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The Tufts Daily
Where you read it first | Tuesday, May 28, 2024

Public Cinemy No. 1: The rise of the biopic and the death of the A-lister

In the streaming era, film studios have turned to biopics to attract audiences.

Public-Cinemy


Bohemian Rhapsody. “Blonde. “Oppenheimer.” The Iron Claw.” Rocketman.” “Maestro.” Elvis.” Priscilla.” Napoleon.” Ferrari.” Nyad.” All are films that came out in the last six years, and all are films that denote Hollywood’s staggering obsession with biopics. Biopics have always been a staple in American cinema, but their explosion in recent years is a Band-Aid over the fatal wounds dealt to Hollywood by streaming.

Something many habitual movie watchers have noticed over the past decade or so is that the popularity of the mid-budget film has declined. A mid-budget film costs roughly between $5 million and $70 million, enough to create a drama, comedy or character study with one or two big-name actors. But, it’s not enough for the eye-watering spending on visual effects, intellectual property and a full cast of Hollywood stars seen in, say, a $300 million Marvel movie. Movies make back most of their budget through theater ticket sales and, importantly for mid-budget films, DVD sales. But in the streaming era, consumers today are much less likely to visit movie theaters, knowing they can watch the film for cheap when it comes out on Hulu. And buying a $15 DVD in a time when many people don’t own a DVD player? Forget it.

Because streaming has made it so cheap to watch films, studios need to market their products as a spectacle — something you just have to watch in theaters. Think “Avengers: Endgame”, “Barbie” or “Dune: Part Two” … not so much films along the lines of “Pulp Fiction” or “When Harry Met Sally”. As a result, the death of physical media has spelled the decline of non-franchise, mid-budget films.

So where does the biopic come in? To ensure ticket sales, studios must create films centered around recognizable media and figures. The power of name recognition is what led to the dominance of franchises and superhero movies, and it extends to real-life people as well. The average 21st-century moviegoer might not bother to go see a character study on a struggling actress, but they will more likely be drawn in if that struggling actress happens to be Marilyn Monroe. Studios can be more confident that biopics, both mid-budget and high-budget, sensationalized ones like “Bohemian Rhapsody,” will sell enough theater tickets to turn a profit.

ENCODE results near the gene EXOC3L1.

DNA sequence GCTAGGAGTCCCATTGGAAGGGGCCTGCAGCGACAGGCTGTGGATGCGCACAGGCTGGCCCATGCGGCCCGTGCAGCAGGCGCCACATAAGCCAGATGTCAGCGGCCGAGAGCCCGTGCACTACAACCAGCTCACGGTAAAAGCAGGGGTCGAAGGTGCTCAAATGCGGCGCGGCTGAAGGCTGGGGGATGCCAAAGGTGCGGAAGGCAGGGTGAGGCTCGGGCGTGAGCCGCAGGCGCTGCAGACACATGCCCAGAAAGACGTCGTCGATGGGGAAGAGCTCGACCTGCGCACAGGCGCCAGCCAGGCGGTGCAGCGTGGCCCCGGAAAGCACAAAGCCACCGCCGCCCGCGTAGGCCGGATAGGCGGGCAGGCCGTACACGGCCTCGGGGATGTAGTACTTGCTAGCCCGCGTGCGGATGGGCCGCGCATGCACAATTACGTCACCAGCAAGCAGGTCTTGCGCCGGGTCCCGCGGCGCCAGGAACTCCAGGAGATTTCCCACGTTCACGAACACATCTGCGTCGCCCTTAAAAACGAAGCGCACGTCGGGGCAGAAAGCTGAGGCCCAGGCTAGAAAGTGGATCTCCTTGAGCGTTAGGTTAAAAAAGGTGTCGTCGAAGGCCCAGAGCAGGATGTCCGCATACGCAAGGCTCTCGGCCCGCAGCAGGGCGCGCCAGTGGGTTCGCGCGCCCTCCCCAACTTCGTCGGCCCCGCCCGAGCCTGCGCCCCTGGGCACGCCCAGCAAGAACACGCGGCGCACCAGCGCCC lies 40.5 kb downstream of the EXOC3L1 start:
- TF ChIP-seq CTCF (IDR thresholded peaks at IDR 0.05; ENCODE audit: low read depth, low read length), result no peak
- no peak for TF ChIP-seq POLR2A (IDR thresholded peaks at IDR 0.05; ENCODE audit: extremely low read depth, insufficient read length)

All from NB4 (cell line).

The second reason I believe biopics have become more popular is less evidence-based and more philosophical. In our post-streaming, post-social media world, culture has become increasingly fragmented. Instead of watching the same TV channels, seeing the same films in theaters and hearing the same bands on the radio, people are increasingly separated by the surplus of content we are able to consume. The result is the death of the A-lister; fame across generations has almost ceased to exist. Just like our grandparents and our parents, we all know Leonardo DiCaprio, but scarcely anyone older than a millennial has heard the name Timothée Chalamet.

As culture becomes more fragmented, A-listers are becoming rarer, and fame is an increasingly valuable and elusive commodity. In my view, this is driving fascination with figures of older generations who were able to achieve lasting, generational fame. In the 1970s, a household name was a difficult-to-achieve yet recognized, attainable label. In 2024, household names are elevated to increasingly godlike, unreachable status. It’s possible no one will ever reach the same level of fame as Marilyn Monroe or Elvis again, so we’re settling for recreating them through film.